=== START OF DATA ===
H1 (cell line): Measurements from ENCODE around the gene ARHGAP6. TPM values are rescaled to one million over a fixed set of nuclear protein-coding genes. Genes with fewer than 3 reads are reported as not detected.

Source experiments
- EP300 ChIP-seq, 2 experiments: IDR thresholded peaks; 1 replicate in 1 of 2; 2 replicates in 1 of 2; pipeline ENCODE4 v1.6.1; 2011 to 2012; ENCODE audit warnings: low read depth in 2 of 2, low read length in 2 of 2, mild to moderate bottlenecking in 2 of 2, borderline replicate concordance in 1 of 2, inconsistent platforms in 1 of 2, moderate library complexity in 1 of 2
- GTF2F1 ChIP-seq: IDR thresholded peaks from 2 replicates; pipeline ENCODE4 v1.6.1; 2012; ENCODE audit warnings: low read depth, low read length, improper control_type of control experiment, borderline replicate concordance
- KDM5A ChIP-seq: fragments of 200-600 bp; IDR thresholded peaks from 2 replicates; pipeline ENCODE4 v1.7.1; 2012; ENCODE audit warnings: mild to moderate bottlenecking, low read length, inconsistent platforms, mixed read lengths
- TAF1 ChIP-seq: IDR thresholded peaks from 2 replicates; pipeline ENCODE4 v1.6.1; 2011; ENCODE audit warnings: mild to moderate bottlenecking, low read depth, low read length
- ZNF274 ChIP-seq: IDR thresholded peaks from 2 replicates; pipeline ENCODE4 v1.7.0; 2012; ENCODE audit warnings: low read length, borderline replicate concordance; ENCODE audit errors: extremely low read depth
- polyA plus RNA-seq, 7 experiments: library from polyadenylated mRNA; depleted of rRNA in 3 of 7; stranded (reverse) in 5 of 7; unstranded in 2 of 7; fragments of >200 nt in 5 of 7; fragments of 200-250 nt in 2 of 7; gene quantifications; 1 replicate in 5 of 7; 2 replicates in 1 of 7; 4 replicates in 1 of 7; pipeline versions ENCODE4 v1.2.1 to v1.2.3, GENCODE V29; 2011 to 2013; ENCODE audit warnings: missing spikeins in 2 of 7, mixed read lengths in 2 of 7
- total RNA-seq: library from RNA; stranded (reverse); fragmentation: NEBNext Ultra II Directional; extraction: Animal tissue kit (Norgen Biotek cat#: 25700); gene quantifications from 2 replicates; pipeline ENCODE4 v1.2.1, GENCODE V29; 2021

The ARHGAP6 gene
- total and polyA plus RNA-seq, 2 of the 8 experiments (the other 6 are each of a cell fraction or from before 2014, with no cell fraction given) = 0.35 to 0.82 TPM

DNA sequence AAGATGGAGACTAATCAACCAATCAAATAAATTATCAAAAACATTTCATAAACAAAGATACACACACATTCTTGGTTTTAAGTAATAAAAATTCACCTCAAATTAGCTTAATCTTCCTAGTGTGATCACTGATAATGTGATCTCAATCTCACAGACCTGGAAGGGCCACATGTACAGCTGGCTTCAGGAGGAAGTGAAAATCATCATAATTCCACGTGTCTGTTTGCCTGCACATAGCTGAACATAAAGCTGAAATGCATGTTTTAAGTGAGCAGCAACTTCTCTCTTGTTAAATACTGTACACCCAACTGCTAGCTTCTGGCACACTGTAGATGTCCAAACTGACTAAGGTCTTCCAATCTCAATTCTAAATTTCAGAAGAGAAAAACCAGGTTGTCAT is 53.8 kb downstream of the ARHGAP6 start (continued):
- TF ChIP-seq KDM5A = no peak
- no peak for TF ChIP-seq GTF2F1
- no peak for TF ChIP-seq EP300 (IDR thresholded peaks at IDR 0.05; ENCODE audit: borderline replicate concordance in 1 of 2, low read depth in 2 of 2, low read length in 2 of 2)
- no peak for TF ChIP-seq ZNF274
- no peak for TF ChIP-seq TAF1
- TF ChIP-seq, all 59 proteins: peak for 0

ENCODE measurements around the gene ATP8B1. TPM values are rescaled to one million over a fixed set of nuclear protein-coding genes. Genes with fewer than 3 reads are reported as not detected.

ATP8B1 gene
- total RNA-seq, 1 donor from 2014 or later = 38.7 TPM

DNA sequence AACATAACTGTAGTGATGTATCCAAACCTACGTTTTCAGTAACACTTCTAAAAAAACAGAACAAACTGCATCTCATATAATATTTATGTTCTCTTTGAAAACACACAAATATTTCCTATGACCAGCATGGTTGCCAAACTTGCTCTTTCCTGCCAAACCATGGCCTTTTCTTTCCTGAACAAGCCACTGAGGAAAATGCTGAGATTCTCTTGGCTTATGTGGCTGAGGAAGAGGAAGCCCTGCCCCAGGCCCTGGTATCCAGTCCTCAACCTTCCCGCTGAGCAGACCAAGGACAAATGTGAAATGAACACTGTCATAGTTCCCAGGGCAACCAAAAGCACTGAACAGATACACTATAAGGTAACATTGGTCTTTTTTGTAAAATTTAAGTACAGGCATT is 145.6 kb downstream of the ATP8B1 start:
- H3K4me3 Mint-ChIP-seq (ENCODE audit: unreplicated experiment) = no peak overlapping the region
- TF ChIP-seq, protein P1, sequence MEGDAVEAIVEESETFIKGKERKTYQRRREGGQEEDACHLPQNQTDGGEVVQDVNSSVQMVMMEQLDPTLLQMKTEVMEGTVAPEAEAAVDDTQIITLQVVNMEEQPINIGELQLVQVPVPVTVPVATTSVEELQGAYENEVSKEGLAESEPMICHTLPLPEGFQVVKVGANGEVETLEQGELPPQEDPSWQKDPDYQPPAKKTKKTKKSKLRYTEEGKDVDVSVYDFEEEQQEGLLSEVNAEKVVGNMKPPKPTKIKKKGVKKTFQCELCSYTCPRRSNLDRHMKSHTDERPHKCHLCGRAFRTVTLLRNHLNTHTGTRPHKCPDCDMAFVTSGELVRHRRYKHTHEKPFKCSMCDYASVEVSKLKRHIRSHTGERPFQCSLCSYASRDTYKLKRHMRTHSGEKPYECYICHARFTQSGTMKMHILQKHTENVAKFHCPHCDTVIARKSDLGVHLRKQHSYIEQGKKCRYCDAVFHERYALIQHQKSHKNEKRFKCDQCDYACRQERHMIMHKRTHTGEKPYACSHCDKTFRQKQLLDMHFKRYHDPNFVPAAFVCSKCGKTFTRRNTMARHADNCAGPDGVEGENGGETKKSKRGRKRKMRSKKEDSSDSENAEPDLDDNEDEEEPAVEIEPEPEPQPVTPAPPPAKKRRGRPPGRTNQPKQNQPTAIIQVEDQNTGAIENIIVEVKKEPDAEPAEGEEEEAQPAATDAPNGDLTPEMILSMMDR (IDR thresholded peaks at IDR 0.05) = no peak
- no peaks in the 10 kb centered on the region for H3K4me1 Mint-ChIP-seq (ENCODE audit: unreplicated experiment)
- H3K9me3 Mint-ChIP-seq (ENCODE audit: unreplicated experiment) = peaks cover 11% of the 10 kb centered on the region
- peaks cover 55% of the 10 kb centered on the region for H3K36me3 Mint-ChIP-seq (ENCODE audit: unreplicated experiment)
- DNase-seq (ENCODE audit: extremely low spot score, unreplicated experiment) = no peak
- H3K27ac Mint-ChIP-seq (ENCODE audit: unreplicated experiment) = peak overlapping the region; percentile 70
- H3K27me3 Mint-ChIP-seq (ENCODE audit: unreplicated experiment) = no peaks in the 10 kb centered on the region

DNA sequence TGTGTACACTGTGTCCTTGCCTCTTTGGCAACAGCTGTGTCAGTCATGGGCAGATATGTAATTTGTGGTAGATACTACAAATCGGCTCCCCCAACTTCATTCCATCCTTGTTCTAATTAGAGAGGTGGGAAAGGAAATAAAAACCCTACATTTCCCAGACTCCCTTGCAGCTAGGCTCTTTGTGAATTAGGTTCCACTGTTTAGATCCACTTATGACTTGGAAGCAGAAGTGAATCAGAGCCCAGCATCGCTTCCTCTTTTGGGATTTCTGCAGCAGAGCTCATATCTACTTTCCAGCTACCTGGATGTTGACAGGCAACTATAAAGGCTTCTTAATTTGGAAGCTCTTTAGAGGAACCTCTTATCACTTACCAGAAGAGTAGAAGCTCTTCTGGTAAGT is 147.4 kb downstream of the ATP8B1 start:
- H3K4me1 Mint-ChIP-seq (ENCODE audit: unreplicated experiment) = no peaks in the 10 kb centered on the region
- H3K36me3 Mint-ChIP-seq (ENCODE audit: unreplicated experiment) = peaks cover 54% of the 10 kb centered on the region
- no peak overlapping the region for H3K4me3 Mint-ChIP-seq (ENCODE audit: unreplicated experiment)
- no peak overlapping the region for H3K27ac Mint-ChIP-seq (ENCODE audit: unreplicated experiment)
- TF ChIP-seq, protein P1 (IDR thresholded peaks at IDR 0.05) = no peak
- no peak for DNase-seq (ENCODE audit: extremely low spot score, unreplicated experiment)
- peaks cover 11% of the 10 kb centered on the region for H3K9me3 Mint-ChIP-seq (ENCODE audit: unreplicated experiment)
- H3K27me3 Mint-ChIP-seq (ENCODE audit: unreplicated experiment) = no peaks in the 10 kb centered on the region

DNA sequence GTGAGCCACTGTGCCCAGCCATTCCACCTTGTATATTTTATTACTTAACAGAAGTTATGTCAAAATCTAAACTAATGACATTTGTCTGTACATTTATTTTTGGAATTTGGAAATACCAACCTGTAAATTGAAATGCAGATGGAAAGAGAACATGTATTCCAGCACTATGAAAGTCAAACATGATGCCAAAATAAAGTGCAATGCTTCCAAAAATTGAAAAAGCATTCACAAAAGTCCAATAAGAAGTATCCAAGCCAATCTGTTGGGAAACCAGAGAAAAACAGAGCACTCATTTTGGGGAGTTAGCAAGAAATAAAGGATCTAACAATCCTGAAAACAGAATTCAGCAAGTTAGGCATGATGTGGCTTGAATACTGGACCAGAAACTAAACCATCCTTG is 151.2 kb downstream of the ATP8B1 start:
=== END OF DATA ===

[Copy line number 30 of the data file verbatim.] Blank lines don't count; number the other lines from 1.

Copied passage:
- H3K27me3 Mint-ChIP-seq (ENCODE audit: unreplicated experiment) = no peaks in the 10 kb centered on the region